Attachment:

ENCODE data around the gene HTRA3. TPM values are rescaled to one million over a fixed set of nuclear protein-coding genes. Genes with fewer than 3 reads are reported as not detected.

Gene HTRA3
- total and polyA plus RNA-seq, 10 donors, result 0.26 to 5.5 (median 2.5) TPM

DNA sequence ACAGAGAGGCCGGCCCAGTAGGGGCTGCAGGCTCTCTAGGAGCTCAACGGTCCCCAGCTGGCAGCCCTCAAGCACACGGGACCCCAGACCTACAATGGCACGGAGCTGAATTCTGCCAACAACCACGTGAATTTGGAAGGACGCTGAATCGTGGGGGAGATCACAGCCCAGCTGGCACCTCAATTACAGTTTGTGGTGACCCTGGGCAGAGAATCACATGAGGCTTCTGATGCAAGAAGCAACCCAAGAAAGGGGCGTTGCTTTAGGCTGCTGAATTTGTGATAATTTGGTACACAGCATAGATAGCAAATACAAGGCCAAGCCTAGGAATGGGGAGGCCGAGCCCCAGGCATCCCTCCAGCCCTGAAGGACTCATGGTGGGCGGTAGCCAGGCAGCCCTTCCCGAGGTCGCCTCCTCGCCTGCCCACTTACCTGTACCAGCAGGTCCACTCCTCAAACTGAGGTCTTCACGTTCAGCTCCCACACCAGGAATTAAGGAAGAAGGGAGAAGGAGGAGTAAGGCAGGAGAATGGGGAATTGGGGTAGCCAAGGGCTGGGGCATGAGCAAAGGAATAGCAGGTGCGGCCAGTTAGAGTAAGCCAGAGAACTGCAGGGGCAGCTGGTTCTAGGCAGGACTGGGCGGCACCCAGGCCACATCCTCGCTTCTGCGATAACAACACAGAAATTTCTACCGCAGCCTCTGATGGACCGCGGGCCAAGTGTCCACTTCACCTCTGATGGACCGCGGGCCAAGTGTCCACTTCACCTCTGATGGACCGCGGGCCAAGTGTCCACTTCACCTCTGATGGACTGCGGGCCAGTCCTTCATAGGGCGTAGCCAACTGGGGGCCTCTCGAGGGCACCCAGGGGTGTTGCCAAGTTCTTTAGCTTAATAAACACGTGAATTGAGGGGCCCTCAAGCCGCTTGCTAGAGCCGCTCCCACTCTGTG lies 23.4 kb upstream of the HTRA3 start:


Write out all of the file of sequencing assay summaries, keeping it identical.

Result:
ENCODE data around the gene HTRA3. TPM values are rescaled to one million over a fixed set of nuclear protein-coding genes. Genes with fewer than 3 reads are reported as not detected.

Gene HTRA3
- total and polyA plus RNA-seq, 10 donors, result 0.26 to 5.5 (median 2.5) TPM

DNA sequence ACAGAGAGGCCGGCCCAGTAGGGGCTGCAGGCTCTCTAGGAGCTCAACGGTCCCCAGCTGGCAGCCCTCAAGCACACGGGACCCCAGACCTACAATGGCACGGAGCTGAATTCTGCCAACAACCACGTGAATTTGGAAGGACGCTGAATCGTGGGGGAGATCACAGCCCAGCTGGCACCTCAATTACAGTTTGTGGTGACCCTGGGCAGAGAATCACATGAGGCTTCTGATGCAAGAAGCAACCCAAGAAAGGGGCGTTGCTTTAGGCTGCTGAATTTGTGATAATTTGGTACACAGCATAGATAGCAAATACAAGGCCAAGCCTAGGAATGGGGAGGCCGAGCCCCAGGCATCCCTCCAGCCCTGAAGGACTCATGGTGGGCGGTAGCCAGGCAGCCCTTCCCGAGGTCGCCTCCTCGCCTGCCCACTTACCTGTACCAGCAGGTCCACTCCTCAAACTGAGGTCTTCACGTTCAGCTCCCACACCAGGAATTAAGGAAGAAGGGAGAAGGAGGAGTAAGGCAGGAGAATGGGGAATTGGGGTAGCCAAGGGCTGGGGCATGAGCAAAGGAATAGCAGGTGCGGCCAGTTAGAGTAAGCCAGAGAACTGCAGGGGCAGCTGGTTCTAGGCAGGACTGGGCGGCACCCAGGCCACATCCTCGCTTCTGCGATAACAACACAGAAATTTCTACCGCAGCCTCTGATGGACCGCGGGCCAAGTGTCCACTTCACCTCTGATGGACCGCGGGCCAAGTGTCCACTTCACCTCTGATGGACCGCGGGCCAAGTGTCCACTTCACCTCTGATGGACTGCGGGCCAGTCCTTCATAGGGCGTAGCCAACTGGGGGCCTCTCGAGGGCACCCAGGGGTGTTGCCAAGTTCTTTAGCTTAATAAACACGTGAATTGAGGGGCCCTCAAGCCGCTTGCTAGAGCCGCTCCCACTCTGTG lies 23.4 kb upstream of the HTRA3 start: